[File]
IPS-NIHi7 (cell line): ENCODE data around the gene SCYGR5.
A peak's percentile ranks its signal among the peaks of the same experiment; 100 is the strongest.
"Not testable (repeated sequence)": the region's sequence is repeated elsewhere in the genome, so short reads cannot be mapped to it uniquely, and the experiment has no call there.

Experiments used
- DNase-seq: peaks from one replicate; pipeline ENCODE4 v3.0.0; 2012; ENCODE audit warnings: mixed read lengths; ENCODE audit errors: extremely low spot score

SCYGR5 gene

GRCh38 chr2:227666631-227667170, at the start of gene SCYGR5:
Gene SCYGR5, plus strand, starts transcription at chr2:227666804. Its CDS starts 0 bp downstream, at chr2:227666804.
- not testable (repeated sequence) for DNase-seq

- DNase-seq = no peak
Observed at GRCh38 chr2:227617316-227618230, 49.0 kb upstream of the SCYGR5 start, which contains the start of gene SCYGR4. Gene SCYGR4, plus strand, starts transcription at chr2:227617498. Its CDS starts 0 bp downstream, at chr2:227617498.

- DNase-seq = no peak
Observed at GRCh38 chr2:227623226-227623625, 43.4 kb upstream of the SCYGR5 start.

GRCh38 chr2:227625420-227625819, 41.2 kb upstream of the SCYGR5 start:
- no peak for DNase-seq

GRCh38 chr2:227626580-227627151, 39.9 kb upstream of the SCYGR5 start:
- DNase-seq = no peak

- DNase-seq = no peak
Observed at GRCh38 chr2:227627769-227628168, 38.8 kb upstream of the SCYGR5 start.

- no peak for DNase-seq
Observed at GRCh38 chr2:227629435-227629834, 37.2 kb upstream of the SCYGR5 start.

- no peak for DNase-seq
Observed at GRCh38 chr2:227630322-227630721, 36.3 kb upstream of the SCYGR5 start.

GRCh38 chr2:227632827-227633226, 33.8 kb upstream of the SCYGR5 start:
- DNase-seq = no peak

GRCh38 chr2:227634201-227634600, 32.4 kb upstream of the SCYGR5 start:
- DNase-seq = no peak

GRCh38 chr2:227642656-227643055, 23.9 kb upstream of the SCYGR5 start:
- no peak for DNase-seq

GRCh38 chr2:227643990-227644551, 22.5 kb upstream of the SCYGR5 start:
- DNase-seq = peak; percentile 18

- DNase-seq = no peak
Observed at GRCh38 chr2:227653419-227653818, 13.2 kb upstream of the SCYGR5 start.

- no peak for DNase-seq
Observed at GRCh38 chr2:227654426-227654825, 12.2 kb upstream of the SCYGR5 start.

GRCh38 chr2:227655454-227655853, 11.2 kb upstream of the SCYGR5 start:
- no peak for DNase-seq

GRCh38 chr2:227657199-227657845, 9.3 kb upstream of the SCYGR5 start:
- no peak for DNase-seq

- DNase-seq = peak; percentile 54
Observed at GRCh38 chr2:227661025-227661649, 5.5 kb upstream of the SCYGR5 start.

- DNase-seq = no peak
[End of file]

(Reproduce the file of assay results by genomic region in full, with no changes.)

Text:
IPS-NIHi7 (cell line): ENCODE data around the gene SCYGR5.
A peak's percentile ranks its signal among the peaks of the same experiment; 100 is the strongest.
"Not testable (repeated sequence)": the region's sequence is repeated elsewhere in the genome, so short reads cannot be mapped to it uniquely, and the experiment has no call there.

Experiments used
- DNase-seq: peaks from one replicate; pipeline ENCODE4 v3.0.0; 2012; ENCODE audit warnings: mixed read lengths; ENCODE audit errors: extremely low spot score

SCYGR5 gene

GRCh38 chr2:227666631-227667170, at the start of gene SCYGR5:
Gene SCYGR5, plus strand, starts transcription at chr2:227666804. Its CDS starts 0 bp downstream, at chr2:227666804.
- not testable (repeated sequence) for DNase-seq

- DNase-seq = no peak
Observed at GRCh38 chr2:227617316-227618230, 49.0 kb upstream of the SCYGR5 start, which contains the start of gene SCYGR4. Gene SCYGR4, plus strand, starts transcription at chr2:227617498. Its CDS starts 0 bp downstream, at chr2:227617498.

- DNase-seq = no peak
Observed at GRCh38 chr2:227623226-227623625, 43.4 kb upstream of the SCYGR5 start.

GRCh38 chr2:227625420-227625819, 41.2 kb upstream of the SCYGR5 start:
- no peak for DNase-seq

GRCh38 chr2:227626580-227627151, 39.9 kb upstream of the SCYGR5 start:
- DNase-seq = no peak

- DNase-seq = no peak
Observed at GRCh38 chr2:227627769-227628168, 38.8 kb upstream of the SCYGR5 start.

- no peak for DNase-seq
Observed at GRCh38 chr2:227629435-227629834, 37.2 kb upstream of the SCYGR5 start.

- no peak for DNase-seq
Observed at GRCh38 chr2:227630322-227630721, 36.3 kb upstream of the SCYGR5 start.

GRCh38 chr2:227632827-227633226, 33.8 kb upstream of the SCYGR5 start:
- DNase-seq = no peak

GRCh38 chr2:227634201-227634600, 32.4 kb upstream of the SCYGR5 start:
- DNase-seq = no peak

GRCh38 chr2:227642656-227643055, 23.9 kb upstream of the SCYGR5 start:
- no peak for DNase-seq

GRCh38 chr2:227643990-227644551, 22.5 kb upstream of the SCYGR5 start:
- DNase-seq = peak; percentile 18

- DNase-seq = no peak
Observed at GRCh38 chr2:227653419-227653818, 13.2 kb upstream of the SCYGR5 start.

- no peak for DNase-seq
Observed at GRCh38 chr2:227654426-227654825, 12.2 kb upstream of the SCYGR5 start.

GRCh38 chr2:227655454-227655853, 11.2 kb upstream of the SCYGR5 start:
- no peak for DNase-seq

GRCh38 chr2:227657199-227657845, 9.3 kb upstream of the SCYGR5 start:
- no peak for DNase-seq

- DNase-seq = peak; percentile 54
Observed at GRCh38 chr2:227661025-227661649, 5.5 kb upstream of the SCYGR5 start.

- DNase-seq = no peak